Also, when a movie doesn't have to prove it's a srs movie about a srs man, it makes room for... I'd call it 'the humor of delight'. We can put humor on a spectrum. At one end of the spectrum is, like, David Spade in a 90s sitcom: all sardonic put-downs. (See also: Dennis Miller in an 80s "Weekend Update".) It's all about how you're unimpressed with stuff, and you have the perfect bon mot to express how unimpressed you are. And then at the other end is, well, most improv. Improv training is largely getting you to lose your inner 90s-David-Spade and choose to be delighted in the story elements around you. And there is a lot of humor and joy to be found in a protag who is just really, really excited about everything they encounter.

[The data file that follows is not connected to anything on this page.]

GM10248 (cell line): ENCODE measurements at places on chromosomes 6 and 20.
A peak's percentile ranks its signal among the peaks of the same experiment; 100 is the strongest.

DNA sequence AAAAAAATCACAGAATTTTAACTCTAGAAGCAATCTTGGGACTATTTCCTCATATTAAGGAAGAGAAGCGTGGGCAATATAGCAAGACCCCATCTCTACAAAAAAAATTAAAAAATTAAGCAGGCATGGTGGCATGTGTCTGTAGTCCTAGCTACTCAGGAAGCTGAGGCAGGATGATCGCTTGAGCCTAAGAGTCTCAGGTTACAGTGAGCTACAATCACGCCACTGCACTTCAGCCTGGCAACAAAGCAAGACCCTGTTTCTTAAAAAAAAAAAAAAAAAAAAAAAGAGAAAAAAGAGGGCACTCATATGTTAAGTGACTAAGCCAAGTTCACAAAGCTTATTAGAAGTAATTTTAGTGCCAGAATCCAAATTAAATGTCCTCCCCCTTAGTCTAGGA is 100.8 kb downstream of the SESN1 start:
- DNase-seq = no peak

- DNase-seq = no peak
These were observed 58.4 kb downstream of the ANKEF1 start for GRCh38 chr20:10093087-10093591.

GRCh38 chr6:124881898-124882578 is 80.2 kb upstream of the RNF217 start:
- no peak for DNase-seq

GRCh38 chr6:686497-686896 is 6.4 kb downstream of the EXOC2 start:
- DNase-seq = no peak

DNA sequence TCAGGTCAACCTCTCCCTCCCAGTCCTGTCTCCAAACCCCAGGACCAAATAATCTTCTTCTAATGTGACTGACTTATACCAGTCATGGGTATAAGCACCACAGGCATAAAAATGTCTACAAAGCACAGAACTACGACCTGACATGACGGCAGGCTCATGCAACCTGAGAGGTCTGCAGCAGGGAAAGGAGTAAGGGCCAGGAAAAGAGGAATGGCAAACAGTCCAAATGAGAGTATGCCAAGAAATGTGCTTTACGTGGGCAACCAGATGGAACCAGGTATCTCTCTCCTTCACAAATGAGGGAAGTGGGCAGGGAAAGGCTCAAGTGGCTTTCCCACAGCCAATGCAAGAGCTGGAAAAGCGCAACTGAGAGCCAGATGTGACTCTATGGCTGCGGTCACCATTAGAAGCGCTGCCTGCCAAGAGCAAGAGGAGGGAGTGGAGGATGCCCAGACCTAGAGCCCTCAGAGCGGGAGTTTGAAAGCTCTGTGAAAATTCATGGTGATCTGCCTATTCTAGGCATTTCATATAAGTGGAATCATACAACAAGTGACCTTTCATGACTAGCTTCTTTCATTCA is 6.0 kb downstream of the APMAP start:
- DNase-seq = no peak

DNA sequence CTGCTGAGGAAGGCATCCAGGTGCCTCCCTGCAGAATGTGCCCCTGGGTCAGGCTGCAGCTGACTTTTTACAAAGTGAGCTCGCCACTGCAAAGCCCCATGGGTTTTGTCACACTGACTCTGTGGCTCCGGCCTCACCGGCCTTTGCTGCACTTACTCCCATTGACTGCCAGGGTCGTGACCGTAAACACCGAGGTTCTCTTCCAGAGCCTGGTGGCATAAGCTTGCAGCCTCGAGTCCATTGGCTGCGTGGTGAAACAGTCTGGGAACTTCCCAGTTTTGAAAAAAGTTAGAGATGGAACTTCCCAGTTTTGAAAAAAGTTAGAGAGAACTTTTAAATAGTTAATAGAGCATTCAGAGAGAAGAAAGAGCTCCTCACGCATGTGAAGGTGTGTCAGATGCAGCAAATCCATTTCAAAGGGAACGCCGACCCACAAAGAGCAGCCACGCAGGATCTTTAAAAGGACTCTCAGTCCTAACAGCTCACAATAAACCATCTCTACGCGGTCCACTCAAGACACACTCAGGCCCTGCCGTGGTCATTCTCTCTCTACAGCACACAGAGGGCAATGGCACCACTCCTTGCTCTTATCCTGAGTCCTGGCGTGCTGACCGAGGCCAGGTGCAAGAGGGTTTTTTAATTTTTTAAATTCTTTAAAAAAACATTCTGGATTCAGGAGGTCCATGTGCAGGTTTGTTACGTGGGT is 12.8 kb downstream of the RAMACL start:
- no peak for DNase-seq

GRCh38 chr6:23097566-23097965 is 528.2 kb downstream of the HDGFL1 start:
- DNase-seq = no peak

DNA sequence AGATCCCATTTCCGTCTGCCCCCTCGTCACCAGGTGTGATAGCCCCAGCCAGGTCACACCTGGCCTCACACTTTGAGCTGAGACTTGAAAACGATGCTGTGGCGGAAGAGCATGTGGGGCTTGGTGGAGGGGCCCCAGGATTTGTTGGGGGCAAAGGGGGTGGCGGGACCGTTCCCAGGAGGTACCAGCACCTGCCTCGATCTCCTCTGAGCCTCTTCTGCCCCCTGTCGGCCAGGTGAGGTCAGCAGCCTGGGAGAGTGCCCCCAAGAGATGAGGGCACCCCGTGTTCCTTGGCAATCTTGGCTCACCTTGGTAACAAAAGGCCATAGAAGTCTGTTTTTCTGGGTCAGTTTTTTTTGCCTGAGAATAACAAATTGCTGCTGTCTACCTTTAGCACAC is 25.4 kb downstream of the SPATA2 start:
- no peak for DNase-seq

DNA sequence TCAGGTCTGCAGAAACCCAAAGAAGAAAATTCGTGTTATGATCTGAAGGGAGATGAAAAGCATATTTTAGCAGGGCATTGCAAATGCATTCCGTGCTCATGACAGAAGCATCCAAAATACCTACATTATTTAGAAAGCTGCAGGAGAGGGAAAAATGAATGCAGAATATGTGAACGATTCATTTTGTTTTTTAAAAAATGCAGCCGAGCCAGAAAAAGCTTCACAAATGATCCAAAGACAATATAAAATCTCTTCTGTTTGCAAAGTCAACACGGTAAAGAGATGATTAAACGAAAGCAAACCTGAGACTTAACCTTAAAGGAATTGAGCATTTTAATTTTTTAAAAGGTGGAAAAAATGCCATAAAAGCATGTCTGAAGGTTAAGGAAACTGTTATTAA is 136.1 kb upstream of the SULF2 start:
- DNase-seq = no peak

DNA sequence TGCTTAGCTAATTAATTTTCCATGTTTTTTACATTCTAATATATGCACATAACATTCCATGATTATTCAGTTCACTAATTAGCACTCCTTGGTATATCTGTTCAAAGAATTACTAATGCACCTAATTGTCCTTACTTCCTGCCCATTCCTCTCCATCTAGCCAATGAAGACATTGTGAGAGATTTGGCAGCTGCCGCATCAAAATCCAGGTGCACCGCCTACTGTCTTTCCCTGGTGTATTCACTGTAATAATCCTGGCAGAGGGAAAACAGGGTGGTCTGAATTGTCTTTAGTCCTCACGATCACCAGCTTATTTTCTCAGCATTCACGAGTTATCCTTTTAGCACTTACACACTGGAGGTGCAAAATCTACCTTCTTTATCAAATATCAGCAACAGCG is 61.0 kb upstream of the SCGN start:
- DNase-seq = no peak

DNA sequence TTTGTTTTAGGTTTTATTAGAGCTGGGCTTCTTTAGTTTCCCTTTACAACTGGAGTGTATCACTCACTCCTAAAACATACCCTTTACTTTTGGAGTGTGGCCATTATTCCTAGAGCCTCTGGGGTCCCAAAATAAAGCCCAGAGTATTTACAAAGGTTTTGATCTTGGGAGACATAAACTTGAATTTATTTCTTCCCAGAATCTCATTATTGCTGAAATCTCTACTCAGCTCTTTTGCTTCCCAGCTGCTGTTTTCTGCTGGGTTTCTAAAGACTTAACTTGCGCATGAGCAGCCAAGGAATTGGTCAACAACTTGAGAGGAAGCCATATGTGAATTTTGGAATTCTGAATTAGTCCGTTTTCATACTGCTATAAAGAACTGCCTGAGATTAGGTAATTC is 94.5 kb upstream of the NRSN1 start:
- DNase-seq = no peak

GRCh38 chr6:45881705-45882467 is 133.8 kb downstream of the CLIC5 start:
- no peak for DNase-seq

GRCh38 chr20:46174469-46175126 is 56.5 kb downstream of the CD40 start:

That said, this sort of runs afoul of grimdark, srs-bsns superhero stories, so you don't really see it in that genre (notable exception: Thor Ragnarok). Instead, you get Iron Man, who's cut more from the 90s-sitcom school of putdowns, or you get the DC cinematic universe, where they banished humor outright. But again, Deadpool pays its "toughness" quota with copious sex and violence, and that leaves us able to make Wade able to be really happy about stuff. He is super excited to lead off an overpass into a massive battle royale. He learns Negasonic Teenage Warhead's name, and stops everything to opine on how awesome it is. Even his default mode of sarcasm is spun with a cheery energy that doesn't feel entirely put-on — on some level, Deadpool is just really, really happy to be Deadpool.